Sony inks deal for Bungie Studios shortly after Microsoft’s Activision acquisition

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Microsoft made headlines with its eye-popping acquisition purchase of Activision Blizzard for $87 billion last week, and Sony followed suit by snapping up Bungie Studios for $3.6 billion.

Moments ago, Bungie announced it will be joining Sony Interactive via its website in a post to fans, customers, satellite employees, and others.

We believe games have limitless potential, and that to do anything worthwhile in entertainment, we must bet big on our vision, on our studio, and on our incredible team of trusted creators who build unforgettable worlds that truly matter to people.​
In SIE, we have found a partner who unconditionally supports us in all we are and who wants to accelerate our vision to create generation-spanning entertainment, all while preserving the creative independence that beats in Bungie’s heart. Like us, SIE believes that game worlds are only the beginning of what our IPs can become. Together, we share a dream of creating and fostering iconic franchises that unite friends around the world, families across generations, and fans across multiple platforms and entertainment mediums.​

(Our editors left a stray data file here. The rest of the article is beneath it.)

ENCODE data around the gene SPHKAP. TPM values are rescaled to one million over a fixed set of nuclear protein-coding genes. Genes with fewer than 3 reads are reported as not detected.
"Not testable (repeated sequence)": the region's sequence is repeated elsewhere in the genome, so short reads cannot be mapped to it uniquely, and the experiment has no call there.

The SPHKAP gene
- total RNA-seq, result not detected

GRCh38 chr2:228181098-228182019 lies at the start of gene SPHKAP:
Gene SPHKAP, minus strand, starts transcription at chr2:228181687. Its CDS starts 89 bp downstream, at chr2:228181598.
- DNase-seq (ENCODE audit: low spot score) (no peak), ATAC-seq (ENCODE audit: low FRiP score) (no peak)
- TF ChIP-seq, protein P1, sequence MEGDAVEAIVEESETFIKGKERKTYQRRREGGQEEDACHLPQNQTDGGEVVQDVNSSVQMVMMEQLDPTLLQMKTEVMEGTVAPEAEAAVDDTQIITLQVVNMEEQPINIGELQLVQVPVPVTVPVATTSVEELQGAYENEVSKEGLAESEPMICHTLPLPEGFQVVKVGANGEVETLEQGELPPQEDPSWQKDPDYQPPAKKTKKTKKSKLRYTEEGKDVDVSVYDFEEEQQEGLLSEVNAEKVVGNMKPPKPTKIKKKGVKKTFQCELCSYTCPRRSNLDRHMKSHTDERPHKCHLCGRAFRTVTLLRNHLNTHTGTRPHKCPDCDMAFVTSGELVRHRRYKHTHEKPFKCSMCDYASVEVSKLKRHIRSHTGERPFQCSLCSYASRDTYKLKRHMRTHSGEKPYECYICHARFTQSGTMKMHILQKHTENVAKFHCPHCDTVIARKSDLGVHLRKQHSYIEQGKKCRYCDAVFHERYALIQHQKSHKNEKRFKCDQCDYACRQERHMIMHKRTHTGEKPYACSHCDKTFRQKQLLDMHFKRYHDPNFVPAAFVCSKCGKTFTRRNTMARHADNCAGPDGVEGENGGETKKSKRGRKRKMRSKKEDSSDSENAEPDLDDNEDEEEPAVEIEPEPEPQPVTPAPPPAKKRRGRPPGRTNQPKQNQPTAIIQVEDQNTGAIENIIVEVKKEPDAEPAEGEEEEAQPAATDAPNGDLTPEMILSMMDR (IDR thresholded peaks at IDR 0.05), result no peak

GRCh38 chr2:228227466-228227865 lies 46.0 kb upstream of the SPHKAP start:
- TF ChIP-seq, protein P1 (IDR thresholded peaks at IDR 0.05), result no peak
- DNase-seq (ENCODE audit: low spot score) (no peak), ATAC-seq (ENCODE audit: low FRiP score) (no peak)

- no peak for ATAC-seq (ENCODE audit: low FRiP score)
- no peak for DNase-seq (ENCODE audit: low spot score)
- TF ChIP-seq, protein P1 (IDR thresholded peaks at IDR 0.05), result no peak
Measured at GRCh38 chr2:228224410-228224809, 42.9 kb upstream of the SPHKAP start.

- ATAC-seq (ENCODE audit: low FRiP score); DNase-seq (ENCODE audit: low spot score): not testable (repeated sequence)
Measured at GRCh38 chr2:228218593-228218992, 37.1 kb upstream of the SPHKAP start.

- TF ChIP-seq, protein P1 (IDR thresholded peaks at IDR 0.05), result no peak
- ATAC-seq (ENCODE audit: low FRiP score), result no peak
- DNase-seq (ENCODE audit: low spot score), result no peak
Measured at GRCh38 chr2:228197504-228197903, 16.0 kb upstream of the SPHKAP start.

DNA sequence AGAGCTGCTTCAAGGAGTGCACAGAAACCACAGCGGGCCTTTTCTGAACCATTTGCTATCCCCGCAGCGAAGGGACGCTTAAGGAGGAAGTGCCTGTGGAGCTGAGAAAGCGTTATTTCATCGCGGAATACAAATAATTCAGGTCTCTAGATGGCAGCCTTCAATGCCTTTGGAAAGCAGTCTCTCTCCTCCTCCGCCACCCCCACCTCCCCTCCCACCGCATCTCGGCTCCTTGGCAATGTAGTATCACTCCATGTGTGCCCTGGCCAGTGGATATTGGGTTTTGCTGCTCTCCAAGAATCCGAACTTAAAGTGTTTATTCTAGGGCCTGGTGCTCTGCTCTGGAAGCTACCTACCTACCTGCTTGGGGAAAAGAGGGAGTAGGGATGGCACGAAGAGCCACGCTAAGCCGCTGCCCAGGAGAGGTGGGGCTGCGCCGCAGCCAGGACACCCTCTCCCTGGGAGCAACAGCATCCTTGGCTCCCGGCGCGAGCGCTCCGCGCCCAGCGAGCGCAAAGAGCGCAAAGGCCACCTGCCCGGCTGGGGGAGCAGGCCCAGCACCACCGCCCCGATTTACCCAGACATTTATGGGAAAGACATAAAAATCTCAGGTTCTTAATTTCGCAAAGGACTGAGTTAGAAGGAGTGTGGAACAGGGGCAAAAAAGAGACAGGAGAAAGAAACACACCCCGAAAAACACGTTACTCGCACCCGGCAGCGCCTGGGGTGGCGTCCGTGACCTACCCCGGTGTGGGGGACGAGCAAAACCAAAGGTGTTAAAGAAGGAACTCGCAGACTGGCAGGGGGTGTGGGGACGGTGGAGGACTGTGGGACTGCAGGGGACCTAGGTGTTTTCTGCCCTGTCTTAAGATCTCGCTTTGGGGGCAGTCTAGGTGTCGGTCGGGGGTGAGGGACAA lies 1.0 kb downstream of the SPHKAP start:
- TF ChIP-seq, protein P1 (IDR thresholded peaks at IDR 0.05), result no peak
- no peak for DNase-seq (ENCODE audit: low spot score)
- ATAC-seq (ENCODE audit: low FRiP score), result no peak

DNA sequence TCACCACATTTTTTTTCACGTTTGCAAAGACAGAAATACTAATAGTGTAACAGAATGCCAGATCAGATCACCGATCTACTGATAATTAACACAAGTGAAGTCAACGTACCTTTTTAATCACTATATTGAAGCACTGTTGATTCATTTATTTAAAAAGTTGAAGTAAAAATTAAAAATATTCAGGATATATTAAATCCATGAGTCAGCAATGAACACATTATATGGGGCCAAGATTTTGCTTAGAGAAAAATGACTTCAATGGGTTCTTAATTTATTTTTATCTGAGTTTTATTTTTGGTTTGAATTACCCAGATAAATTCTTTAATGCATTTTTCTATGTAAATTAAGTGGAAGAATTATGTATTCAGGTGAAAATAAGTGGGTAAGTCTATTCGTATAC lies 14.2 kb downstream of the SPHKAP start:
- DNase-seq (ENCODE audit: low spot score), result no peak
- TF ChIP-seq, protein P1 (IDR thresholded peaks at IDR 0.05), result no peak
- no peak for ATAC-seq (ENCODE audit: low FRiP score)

Today, Bungie begins our journey to become a global multi-media entertainment company. ​
The remainder of the announcement addresses “creative freedom”, “being in charge of our destiny” and an “acceleration in hiring talent across the entire studio to support out ambitious vision.”

While the acquisition is a magnitude smaller than Microsoft’s grab of game publisher Activision Blizzard, Sony’s deal to purchase Bungie is relatively as seismic for both the studio and Sony as a competitor.

Last week Microsoft gobbled up a Sony staple in Crash Bandicoot in its deal to acquire Activision Blizzard, and a few days later, Sony will own Xbox’s Halo creation studio Bungie as two of the gaming industry titans’ jockeys for exclusives and gamers future dollars.

However, unlike Microsoft’s proposed deal, Sony’s acquisition of Bungie should be fly under the FTC’s radar due to its less bombastic standing and could allow Sony and Bungie to begin hashing out titles much sooner than the proposed year-long purchase date of Activision Blizzard.

As of now, there has only been a price tag associated with the deal and to-date Bungie’s main revenue generating game Destiny is currently multiplatform and when asked about it and future games, Bungie indicated that it will remain “self-published, creatively independent, and will continue to drive one, unified Bungie community.”